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Cerebral Palsy

  • Cynthia M. Johnson, MA
Publication Type:


Cerebral Palsy



Cerebral palsy (CP) is a group of disorders that make it hard for a child's body to control movement. It appears in the first few years of life.


CP is caused by abnormal development or damage to parts of the brain that control movement. This may happen before, during, or after birth.

Risk Factors

CP is more common in premature and low birth weight babies. It is also more common in multiple births, such as twins or triplets. Other things that may raise the risk are:

  • Infection in the membranes and fluid around the fetus
  • Injury to the brain from lack of oxygen
  • A bacterial infection in the blood of an infant
  • Inflammation of the membranes around the brain and spinal cord


Problems are different in each child. They may also change over time. The first sign is often when a child does not meet a milestone, such as rolling over. Signs often appear in children before 3 years of age.

These common problems may be mild or severe:

  • Problems swallowing
  • Moving the body without control
  • Stiff or floppy muscles
  • Problems walking or standing
  • Learning problems
  • Speech problems
  • Tremors


The doctor will ask about the child's symptoms and past health. A physical exam will be done. The child's motor skills and reflexes will be tested.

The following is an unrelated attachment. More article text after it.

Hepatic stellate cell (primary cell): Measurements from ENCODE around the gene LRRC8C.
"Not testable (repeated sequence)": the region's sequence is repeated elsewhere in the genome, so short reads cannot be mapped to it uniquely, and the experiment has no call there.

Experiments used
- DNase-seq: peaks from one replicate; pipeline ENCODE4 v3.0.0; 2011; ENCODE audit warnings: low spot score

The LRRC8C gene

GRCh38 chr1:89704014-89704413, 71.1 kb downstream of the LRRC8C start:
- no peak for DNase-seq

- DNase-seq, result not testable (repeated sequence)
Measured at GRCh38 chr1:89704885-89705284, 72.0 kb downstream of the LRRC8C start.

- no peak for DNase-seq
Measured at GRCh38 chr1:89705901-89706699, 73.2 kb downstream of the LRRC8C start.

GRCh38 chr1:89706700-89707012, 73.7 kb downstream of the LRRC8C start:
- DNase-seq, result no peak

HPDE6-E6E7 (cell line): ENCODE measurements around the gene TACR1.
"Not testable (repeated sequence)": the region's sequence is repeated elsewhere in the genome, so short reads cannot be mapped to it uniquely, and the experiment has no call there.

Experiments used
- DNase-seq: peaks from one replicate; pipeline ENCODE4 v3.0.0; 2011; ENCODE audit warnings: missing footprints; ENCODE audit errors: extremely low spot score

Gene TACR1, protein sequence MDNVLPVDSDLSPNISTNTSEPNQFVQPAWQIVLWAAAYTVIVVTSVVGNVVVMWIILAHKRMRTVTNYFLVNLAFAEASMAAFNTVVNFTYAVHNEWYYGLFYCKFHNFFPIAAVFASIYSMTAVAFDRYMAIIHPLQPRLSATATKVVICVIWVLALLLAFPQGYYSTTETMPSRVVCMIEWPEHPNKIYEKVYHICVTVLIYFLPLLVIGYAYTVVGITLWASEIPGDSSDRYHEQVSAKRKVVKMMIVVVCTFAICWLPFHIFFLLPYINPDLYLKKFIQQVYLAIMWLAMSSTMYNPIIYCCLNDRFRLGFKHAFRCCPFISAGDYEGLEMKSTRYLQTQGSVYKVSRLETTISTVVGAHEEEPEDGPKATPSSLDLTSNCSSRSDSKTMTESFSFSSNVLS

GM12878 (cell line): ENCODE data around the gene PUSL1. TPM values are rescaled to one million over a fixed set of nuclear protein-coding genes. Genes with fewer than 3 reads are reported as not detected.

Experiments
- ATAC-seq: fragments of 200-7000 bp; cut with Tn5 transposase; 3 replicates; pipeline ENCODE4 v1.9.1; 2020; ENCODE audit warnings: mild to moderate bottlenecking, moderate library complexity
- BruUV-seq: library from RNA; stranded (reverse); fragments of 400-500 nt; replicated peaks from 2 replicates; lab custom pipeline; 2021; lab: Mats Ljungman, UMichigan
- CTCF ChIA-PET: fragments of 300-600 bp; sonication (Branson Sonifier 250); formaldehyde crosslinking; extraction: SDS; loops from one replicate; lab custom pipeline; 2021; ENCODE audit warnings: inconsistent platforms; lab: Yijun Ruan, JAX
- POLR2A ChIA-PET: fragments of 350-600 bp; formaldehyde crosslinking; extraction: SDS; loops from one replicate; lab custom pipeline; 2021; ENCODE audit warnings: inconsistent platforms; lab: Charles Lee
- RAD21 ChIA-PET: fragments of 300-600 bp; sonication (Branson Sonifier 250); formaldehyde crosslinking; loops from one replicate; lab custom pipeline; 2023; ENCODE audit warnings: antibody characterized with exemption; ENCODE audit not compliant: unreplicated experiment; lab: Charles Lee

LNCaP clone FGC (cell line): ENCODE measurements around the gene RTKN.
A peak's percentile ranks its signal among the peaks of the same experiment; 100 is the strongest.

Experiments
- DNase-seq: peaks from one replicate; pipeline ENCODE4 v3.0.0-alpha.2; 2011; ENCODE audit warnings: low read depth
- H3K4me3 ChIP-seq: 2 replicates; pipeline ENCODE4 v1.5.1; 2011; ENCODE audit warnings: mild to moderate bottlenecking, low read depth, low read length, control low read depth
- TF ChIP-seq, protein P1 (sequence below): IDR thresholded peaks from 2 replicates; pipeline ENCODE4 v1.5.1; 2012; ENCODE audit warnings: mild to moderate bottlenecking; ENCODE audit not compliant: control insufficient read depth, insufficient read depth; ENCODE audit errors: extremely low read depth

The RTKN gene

Pictures of the brain may be taken. This can be done with an:

MRI Scan.

MRI of the Brainhttp://services.epnet.com/getimage.aspx?imageiid=23962396si2089.jpgMRI of the BrainNULLjpgMRI of the BrainNULL\\filer01\Intellect\images\si2089.jpgCopyright © 2002 Nucleus Communications, Inc. All rights reserved.23NULL2002-10-012553912396_11973Copyright © Nucleus Medical Media, Inc.


There is no cure for CP. The goal is to help the child reach their fullest ability. A team of specialists and lifelong care will be needed. Common treatments are:


A pregnant mother may be able to lower the risk of CP by:

  • Getting medical care early and often
  • Managing chronic illnesses
  • Getting enough fluids
  • Not using alcohol and drugs

Rehabilitation Services

Speech, physical, and occupational therapy may help a child speak, move, walk, and do activities of daily living. Physical therapy also helps strengthen muscles and helps with fitness.

Assistive Devices

Braces and splints may be used to ease muscle spasms and keep limbs in line. Walkers, scooters, and wheelchairs make it easier to move around.


Medicine may be used to help ease symptoms, such as tight muscles.


Some children may need surgery to help them sit, stand, and walk. These may be tendon transfers or lengthening, joint loosening, bone straightening, and nerve surgery.





  • Cerebral palsy (CP). EBSCO DynaMed website. Available at: https://www.dynamed.com/condition/cerebral-palsy-cp.
  • Cerebral palsy (CP). Centers for Disease Control and Prevention website. Available at: http://www.cdc.gov/ncbddd/cp/index.html.
  • Cerebral palsy information page. National Institute of Neurological Disorders and Stroke website. Available at: https://www.ninds.nih.gov/Disorders/All-Disorders/Cerebral-Palsy-Information-Page.


  • Kari Kuenn, MD
Last Updated:

This content is reviewed regularly and is updated when new and relevant evidence is made available. This information is neither intended nor implied to be a substitute for professional medical advice. Always seek the advice of your physician or other qualified health provider prior to starting any new treatment or with questions regarding a medical condition.